HSBC, Standard Chartered Publicly Supports China’s National Security Law for Hong Kong

HSBC, Standard Chartered Publicly Supports China's National Security Law for Hong Kong

HSBC (HSBC) and Standard Chartered (SCBFF) On Wednesday, he signaled support for the Beijing-drafted bill to be imposed on the city in the coming months. Lenders joined other major companies in Hong Kong expressing support for the law.

HSBC posted a photo on Chinese social media showing Asia Pacific CEO Peter Wong signing a petition supporting the implementation of the law. The HSBC press office in London confirmed the authenticity of the publication.

“We respect and support the laws and regulations that will allow Hong Kong to recover and rebuild the economy and, at the same time, uphold the principle of ‘One country, two systems‘”the publication said, referring to the guiding principle that gives the city political and legal freedoms not available in mainland China.

HSBC is based in London but was founded in Hong Kong and has a significant commercial presence in China. The bank statement comes almost a week after former Hong Kong Chief Executive Leung Chun-ying criticized HSBC for its silence.

Leung took Facebook (full board) on Friday, calling HSBC publicly express your support by law He said the bank should know “which side of the bread is buttered.”

Hong Kong and China are by far HSBC’s largest money producers. Last year the divisions raised enough money to eliminate losses in the UK and keep the company profitable.

Hong Kong’s listed HSBC shares rose 1.6% on Thursday, outperforming the city overall Hang Seng Index (HSI), which fell 0.1%.

Fellow British lender Standard Chartered also intervened on Wednesday and said in a statement that China’s proposed national security law for Hong Kong “can help maintain the long-term economic and social stability” of the city.

The proposed national security law would ban sedition, secession and subversion against Beijing in Hong Kong, which last year was stirred by anti-government protests calling for greater democracy and more autonomy from mainland China. Last week, China’s rubber stamp parliament passed a proposal to impose the law on behalf of the city, bypassing the Hong Kong legislature through a rarely used constitutional gate.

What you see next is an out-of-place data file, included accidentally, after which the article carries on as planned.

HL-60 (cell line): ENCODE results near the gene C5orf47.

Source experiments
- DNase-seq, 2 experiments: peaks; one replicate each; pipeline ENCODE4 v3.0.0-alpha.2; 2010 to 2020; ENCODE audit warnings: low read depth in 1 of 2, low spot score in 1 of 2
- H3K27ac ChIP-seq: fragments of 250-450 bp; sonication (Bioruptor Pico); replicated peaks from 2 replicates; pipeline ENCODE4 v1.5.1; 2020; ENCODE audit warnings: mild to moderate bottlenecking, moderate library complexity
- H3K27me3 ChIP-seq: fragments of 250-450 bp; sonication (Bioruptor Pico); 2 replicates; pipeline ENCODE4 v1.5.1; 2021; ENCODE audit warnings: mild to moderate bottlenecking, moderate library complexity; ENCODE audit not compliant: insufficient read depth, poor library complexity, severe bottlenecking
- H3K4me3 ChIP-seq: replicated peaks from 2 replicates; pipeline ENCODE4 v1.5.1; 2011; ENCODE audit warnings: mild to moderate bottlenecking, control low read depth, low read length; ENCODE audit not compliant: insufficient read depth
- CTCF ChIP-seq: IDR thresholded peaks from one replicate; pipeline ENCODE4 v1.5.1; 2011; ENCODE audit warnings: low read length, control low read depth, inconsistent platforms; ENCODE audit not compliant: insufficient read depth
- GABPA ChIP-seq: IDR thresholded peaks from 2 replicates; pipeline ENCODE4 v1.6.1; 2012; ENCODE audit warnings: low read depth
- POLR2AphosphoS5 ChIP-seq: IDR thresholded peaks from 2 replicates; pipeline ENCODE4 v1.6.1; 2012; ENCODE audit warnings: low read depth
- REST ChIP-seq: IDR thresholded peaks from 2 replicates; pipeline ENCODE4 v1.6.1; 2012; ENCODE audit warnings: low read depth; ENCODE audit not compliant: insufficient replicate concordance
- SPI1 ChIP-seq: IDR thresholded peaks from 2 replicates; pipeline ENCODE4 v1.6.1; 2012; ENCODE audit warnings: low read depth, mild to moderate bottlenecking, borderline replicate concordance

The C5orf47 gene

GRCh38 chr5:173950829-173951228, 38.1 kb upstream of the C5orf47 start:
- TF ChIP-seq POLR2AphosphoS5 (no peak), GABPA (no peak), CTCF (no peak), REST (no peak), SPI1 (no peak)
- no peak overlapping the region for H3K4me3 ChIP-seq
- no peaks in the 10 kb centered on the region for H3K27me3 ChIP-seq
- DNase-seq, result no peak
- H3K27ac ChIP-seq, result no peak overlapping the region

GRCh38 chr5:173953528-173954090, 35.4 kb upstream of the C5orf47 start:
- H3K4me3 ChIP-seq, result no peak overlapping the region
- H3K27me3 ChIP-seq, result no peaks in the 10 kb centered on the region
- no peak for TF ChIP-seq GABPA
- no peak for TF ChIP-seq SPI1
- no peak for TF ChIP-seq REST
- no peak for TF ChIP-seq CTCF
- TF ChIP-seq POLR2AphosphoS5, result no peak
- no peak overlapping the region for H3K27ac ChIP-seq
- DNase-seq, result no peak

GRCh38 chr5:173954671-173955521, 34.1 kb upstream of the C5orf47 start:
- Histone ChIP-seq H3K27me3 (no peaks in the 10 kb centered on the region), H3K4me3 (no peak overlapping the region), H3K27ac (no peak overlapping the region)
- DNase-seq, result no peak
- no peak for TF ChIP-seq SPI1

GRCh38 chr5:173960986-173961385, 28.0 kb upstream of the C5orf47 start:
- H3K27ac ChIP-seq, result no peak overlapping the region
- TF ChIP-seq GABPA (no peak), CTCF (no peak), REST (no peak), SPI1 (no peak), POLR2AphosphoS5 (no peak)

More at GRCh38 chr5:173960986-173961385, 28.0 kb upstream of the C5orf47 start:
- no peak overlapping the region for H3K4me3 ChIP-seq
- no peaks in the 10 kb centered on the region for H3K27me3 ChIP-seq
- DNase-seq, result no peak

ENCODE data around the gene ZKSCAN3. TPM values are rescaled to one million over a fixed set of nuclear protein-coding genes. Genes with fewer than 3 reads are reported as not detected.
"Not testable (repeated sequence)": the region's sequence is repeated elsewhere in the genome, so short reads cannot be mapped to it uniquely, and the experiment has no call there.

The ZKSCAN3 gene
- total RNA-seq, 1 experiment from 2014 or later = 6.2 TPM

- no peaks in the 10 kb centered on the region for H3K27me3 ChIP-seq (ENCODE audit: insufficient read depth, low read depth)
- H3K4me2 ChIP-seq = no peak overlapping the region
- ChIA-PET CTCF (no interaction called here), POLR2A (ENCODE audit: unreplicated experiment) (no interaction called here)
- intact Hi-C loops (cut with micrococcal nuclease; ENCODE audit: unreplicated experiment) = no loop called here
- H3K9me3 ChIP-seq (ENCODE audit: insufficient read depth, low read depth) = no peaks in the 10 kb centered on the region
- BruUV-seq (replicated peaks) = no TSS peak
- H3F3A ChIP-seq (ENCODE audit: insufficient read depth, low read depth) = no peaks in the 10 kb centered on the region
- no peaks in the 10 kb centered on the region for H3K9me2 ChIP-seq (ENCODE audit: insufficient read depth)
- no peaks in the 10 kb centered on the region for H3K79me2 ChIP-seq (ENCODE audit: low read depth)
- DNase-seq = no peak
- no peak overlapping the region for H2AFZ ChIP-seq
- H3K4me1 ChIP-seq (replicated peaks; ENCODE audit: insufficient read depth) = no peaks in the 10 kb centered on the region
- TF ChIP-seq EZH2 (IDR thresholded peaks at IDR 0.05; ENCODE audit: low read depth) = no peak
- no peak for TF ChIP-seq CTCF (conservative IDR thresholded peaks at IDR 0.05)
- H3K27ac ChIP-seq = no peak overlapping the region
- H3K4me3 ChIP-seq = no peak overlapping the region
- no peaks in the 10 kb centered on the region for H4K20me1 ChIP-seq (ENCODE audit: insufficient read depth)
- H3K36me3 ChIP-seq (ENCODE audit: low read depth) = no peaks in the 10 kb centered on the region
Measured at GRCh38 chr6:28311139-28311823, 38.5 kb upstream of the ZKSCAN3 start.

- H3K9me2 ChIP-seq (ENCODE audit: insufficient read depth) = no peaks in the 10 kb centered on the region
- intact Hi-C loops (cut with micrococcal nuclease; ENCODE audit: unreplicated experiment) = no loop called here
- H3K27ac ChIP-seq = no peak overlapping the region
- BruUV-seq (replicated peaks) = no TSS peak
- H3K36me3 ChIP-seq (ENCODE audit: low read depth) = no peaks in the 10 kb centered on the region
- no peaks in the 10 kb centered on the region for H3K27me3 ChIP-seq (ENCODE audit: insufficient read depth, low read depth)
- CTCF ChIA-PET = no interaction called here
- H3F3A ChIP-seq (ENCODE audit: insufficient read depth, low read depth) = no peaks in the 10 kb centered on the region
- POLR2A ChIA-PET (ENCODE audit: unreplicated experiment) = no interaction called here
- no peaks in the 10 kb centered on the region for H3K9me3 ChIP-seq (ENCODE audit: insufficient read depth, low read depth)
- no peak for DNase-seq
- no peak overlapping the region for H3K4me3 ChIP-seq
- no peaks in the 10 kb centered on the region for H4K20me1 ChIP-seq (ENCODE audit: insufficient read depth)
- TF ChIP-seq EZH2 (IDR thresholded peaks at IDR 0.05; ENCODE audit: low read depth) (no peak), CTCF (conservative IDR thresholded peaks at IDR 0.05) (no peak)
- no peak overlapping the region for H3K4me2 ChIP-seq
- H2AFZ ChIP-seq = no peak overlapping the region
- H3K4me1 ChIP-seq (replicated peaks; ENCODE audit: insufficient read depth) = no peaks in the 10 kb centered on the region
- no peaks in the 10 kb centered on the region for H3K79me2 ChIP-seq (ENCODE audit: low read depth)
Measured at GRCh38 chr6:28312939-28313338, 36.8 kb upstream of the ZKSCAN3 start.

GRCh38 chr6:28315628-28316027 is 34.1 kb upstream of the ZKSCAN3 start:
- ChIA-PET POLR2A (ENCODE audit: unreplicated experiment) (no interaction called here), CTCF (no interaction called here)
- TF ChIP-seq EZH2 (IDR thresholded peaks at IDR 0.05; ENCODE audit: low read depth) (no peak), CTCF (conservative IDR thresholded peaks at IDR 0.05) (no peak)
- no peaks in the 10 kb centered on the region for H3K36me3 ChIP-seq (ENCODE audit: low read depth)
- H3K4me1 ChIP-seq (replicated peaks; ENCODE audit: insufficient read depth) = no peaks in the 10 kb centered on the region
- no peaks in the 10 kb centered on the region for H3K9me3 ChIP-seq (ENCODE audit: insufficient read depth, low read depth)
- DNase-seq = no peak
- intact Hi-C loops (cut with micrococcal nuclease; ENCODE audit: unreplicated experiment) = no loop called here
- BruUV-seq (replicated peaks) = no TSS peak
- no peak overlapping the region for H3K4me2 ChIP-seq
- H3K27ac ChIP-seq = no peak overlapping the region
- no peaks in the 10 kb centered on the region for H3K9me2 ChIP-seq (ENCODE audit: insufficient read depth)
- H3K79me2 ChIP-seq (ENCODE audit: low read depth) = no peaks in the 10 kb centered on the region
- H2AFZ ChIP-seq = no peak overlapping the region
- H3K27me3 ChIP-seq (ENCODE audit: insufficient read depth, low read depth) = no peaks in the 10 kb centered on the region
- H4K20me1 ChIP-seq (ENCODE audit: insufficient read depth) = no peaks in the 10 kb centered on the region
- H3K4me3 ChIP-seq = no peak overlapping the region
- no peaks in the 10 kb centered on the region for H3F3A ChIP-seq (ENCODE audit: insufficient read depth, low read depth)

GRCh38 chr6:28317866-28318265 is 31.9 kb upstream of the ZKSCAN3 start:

The law would also allow Chinese national security organs to operate in the city “to fulfill relevant obligations to safeguard national security in accordance with the law.”

Leaders in the United States and Great Britain have criticized the introduction of the law for undermining Hong Kong’s autonomy. The proposal also briefly rocked markets last month, sending the city benchmark. Hang Seng Index (HSI) to its worst day since 2015. And American companies have expressed concern on what the law could mean for the city’s future as a global business hub, particularly after Washington responded by signaling an intention to end its special economic and commercial relationship with Hong Kong

Still, HSBC and Standard Chartered are among a growing list of the top companies in Hong Kong that have come out in a show of support for contentious legislation.

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Jardine Matheson, one of Hong Kong’s oldest British trading houses, issued a full-page ad on Wednesday in the pro-Beijing newspapers Ta Kung Pao and Wen Wei Po, which have strong ties to the Chinese government.

“Establishing the legal framework that upholds national security is very important. It ensures that Hong Kong continues to attract investment, improve employment opportunities and protect people’s lives,” the company said.

Swire Pacific (SWRAY), one of Hong Kong’s wealthiest family business empires, and billionaire Li Ka-shing, founder of retail telecommunications conglomerate CK Hutchison, has also expressed support for China’s move.

Swire said that “the enactment of national security legislation will be beneficial to Hong Kong’s long-term future as a leading global financial and commercial center.”

“It is within each nation [sovereign] right to address their national security concerns, “CK Hutchison’s Li said in a statement released last week.

“In the meantime, [Hong Kong] It has the critical task of strengthening the faith of its citizens and maintaining international confidence in the constitutional principle of “One country, two systems,” “he added.

– Alexandra Lin contributed to this report.

Muhammad

About the author: Muhammad

Wayne Ma is a reporter who covers everything from oil trading to China's biggest conglomerates and technology companies. Originally from Chicago, he is a graduate of New York University's business and economic reporting program.

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